NATURE’S HAVENS ON THE DANUBE: PROTECTED AREAS FROM SOURCE TO DELTA
Flying Egrets | Danube-Dráva National Park, Hungary
2800 kms long, the Danube flows across Europe from the Black Forest to the Black Sea. The west-east direction of its flow has made this most international river a significant trade route for many a century.
The floodplains of the Danube remained untouched up until the end of the 19th century. However, since then its ecosystem has profoundly been changed due to several human interventions. The river bands have been straightened, the river flow has been confined by dykes, and scores of power stations have been built to exploit the river for energy. In order to conserve the surviving natural habitats, there have been an increasing number of national parks and protected areas established since the 1970s all along the Danube and its tributaries.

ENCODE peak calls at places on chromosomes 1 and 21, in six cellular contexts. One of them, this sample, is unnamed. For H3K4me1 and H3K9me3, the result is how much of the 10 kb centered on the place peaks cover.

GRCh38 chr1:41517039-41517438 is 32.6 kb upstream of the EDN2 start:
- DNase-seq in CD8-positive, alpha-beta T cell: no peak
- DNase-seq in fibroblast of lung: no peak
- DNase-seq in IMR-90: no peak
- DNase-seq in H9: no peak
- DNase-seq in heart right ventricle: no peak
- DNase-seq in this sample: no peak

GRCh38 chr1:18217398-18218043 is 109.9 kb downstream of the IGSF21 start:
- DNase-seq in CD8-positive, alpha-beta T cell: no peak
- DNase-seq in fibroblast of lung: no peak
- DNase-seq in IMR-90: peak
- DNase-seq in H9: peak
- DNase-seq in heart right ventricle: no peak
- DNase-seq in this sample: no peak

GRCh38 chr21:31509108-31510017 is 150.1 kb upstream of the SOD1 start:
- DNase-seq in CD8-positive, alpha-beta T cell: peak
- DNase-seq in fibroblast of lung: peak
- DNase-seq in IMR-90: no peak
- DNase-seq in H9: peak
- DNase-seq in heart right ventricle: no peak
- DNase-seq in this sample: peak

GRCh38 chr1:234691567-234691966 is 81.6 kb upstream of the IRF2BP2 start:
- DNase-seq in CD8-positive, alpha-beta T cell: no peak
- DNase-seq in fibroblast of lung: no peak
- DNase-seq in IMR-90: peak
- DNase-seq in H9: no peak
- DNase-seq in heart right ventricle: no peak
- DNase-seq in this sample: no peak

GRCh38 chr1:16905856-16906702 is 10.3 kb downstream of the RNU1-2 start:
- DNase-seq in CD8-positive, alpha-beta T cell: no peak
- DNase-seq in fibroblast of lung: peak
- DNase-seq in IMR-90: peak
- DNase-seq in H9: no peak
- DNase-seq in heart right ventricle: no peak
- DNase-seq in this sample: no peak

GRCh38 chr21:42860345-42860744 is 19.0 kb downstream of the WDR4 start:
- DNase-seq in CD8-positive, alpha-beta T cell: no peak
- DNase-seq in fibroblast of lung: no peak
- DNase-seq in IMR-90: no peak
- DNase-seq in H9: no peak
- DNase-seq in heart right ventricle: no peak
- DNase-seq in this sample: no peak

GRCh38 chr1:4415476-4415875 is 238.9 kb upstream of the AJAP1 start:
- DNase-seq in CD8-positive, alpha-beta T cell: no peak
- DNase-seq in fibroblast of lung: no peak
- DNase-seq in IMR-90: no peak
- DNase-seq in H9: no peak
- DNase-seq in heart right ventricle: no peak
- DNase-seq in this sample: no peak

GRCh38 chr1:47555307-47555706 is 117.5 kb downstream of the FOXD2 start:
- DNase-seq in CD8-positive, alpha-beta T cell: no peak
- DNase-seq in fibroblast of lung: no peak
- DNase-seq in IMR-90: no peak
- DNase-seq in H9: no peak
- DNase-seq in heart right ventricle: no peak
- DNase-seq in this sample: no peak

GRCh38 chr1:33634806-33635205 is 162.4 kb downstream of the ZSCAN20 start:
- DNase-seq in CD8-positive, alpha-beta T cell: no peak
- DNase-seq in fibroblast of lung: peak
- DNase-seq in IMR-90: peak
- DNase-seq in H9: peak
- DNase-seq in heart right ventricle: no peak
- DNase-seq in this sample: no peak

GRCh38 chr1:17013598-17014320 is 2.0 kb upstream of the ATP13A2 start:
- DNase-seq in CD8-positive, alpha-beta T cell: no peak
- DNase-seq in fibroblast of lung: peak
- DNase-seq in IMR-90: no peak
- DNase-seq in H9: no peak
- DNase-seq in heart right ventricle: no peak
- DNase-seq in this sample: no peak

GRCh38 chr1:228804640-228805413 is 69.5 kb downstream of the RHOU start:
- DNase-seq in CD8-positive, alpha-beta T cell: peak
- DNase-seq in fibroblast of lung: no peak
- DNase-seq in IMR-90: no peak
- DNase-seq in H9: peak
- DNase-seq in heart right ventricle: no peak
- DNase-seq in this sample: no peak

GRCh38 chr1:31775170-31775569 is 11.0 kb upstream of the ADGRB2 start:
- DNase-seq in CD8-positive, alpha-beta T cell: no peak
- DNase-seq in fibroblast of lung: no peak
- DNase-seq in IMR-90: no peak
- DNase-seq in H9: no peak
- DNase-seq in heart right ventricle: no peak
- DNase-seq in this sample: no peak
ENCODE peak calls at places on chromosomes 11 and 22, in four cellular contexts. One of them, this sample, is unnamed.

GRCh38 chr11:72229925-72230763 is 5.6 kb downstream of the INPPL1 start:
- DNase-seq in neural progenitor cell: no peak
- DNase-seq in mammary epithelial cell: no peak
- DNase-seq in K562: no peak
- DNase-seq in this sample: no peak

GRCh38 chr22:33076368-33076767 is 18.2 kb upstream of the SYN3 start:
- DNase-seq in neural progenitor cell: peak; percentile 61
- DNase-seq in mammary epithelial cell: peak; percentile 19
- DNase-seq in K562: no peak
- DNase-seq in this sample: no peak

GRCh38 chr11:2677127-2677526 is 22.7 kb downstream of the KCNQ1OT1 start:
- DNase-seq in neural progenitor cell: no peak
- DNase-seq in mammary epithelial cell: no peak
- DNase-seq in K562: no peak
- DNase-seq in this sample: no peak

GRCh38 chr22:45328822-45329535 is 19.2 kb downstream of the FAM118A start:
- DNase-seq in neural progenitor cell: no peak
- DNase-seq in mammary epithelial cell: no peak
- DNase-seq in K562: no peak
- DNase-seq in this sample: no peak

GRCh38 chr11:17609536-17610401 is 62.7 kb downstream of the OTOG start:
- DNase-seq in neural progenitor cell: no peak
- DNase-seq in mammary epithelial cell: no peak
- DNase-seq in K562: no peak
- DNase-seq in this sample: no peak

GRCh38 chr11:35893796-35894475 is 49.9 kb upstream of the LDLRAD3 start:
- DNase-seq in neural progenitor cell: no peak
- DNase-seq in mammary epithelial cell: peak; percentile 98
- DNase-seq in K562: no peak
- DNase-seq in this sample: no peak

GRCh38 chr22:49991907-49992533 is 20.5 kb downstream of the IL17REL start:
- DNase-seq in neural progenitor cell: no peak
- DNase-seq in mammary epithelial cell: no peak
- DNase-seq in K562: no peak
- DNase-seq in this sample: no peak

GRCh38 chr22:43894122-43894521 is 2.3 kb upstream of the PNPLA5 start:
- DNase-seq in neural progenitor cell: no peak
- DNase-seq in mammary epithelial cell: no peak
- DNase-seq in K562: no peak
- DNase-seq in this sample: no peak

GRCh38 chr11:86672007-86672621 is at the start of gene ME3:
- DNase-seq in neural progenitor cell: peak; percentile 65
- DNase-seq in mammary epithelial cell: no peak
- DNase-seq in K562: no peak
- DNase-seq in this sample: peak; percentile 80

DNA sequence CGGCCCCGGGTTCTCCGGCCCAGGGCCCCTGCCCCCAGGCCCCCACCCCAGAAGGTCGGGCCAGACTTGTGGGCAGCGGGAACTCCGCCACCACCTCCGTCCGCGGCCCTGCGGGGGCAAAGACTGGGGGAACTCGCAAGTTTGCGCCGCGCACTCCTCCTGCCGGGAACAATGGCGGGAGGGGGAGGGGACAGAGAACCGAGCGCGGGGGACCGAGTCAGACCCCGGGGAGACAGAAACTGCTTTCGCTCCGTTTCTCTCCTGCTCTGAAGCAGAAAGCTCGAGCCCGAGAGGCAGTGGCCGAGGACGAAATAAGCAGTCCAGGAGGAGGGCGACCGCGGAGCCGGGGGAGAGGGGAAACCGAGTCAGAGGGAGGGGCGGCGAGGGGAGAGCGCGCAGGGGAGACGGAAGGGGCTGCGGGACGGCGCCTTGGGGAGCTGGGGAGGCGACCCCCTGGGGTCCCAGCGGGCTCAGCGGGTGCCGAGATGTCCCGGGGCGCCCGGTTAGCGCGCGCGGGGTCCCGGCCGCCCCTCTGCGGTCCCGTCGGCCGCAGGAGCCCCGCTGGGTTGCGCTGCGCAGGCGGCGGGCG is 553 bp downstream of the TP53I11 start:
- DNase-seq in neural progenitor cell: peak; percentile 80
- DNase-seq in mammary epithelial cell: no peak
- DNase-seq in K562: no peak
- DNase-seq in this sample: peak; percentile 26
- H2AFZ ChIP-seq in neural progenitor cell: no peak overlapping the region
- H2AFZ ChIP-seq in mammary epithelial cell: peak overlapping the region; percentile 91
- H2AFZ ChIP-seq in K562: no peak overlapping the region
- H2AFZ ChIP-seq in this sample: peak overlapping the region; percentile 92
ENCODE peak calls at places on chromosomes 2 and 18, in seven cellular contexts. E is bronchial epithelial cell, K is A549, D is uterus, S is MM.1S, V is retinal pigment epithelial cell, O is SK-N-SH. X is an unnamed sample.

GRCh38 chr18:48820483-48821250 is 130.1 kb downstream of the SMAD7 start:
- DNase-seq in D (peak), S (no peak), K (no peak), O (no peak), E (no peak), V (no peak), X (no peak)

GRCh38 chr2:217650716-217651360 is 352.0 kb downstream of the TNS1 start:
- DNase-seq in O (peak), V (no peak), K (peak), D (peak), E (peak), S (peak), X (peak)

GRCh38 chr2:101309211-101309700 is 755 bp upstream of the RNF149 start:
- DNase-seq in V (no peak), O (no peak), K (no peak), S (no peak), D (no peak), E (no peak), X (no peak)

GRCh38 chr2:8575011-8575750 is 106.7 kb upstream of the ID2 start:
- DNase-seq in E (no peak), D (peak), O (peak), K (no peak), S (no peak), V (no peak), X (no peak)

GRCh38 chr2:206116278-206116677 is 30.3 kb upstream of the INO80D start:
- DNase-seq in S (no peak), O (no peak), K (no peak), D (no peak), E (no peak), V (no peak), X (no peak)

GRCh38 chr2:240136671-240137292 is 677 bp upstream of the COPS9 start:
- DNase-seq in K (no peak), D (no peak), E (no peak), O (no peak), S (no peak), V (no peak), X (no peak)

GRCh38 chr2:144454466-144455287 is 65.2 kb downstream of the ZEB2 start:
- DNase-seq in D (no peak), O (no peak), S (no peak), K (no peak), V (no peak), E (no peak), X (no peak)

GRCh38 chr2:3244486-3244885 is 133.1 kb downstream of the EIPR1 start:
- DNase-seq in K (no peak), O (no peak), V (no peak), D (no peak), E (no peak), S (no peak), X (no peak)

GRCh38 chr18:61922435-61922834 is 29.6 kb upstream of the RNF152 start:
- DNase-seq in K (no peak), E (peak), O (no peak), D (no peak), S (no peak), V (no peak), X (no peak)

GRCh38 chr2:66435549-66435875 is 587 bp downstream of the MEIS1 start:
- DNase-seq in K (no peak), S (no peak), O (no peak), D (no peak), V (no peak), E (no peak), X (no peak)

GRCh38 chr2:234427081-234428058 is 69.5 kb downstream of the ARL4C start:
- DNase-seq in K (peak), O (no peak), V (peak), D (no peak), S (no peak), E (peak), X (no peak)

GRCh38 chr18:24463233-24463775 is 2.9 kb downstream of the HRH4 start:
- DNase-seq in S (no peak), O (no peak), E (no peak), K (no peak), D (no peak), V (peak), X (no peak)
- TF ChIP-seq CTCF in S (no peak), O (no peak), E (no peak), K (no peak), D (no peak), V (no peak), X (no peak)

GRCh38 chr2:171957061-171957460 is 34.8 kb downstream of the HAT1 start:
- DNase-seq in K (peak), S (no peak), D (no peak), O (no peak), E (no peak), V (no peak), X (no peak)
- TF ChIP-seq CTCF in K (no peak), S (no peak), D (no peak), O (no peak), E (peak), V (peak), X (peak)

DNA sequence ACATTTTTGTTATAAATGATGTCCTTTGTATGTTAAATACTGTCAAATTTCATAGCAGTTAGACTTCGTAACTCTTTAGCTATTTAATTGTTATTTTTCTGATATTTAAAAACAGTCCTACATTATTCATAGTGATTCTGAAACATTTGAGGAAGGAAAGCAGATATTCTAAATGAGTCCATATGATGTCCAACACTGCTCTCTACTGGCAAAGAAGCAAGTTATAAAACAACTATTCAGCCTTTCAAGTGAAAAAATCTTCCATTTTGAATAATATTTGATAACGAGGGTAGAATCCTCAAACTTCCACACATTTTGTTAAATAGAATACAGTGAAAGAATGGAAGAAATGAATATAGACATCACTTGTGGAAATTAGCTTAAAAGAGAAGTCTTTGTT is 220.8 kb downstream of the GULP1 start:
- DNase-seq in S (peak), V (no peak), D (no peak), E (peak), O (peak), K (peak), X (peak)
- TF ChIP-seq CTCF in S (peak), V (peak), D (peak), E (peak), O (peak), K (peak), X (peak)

The natural heritage of the Danube region is of European significance. Not only does the river offer haven to a number of endangered species, but also a large part of the wild nature that survives in Europe is situated in this region. Each year sees millions of birds migrating along the Danube from the Arctic to Africa.
We invite you to travel to the protected areas from Germany through to the Middle-East European plains, to the Iron Gates gorge and finally to the Danube Delta.